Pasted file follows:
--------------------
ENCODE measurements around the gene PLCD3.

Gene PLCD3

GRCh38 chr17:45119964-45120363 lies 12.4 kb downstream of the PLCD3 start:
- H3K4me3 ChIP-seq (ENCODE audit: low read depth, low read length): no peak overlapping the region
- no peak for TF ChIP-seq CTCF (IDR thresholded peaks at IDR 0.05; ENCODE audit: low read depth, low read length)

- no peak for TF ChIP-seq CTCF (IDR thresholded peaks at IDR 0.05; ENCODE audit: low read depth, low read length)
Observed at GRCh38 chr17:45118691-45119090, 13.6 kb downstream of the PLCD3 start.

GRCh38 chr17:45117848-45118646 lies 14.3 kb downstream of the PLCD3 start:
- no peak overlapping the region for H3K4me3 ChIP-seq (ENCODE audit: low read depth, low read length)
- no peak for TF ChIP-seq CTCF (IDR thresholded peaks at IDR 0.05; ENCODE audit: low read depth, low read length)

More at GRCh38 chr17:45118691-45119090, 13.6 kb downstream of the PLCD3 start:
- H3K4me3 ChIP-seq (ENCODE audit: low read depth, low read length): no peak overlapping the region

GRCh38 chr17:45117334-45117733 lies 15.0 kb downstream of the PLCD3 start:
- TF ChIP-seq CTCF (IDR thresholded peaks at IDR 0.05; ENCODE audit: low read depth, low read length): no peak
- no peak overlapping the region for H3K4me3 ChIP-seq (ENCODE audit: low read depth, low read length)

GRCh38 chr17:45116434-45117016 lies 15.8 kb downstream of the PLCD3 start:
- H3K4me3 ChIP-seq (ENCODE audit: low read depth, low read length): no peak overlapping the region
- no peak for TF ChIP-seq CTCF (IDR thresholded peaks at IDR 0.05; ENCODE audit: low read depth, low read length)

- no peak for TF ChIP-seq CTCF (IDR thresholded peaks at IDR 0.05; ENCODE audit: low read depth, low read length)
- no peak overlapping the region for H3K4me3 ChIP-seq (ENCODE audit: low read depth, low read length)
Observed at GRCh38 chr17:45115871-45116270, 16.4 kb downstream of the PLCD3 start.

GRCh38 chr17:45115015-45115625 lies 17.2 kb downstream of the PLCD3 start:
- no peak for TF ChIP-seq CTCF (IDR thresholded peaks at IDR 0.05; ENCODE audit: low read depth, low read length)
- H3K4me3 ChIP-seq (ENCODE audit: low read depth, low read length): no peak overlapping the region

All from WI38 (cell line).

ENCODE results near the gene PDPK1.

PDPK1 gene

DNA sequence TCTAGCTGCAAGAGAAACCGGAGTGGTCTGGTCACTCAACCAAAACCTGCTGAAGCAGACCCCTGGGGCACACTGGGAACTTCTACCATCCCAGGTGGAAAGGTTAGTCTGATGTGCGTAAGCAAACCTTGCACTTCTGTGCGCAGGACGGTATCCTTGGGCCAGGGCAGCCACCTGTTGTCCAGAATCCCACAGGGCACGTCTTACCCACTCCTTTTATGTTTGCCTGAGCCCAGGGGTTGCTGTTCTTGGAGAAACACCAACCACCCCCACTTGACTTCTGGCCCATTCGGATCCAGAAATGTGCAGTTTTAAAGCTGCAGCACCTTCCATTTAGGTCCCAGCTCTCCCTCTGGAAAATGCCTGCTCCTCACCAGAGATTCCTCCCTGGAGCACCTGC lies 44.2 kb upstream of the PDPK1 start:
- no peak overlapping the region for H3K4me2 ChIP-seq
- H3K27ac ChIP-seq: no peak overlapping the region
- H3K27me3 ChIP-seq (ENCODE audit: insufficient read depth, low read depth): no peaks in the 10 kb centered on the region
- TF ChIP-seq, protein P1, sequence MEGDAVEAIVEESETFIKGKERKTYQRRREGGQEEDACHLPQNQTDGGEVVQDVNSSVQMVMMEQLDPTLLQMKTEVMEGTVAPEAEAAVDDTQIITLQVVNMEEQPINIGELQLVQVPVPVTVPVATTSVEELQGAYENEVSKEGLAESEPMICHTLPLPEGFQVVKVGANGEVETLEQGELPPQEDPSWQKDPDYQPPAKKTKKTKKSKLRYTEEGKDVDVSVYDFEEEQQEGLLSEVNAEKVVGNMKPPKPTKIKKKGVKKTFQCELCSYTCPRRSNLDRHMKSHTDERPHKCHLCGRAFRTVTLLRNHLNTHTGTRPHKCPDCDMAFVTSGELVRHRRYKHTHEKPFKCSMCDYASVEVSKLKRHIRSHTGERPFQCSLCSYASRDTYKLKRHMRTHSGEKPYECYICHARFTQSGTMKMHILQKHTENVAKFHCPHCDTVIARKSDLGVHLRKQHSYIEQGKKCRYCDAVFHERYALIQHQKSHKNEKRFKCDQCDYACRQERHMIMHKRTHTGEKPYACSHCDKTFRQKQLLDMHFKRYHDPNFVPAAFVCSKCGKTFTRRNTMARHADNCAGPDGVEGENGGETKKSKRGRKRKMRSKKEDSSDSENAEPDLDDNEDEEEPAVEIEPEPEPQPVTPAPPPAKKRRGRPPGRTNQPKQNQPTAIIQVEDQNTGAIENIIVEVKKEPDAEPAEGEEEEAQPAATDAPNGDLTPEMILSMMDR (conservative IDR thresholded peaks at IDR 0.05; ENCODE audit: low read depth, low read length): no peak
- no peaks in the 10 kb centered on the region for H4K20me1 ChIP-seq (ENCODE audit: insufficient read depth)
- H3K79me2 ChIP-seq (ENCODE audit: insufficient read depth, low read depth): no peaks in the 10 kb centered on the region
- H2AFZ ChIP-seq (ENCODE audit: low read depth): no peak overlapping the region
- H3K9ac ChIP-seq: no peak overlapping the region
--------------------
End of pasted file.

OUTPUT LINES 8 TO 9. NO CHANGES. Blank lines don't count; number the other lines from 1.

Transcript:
GRCh38 chr17:45117848-45118646 lies 14.3 kb downstream of the PLCD3 start:
- no peak overlapping the region for H3K4me3 ChIP-seq (ENCODE audit: low read depth, low read length)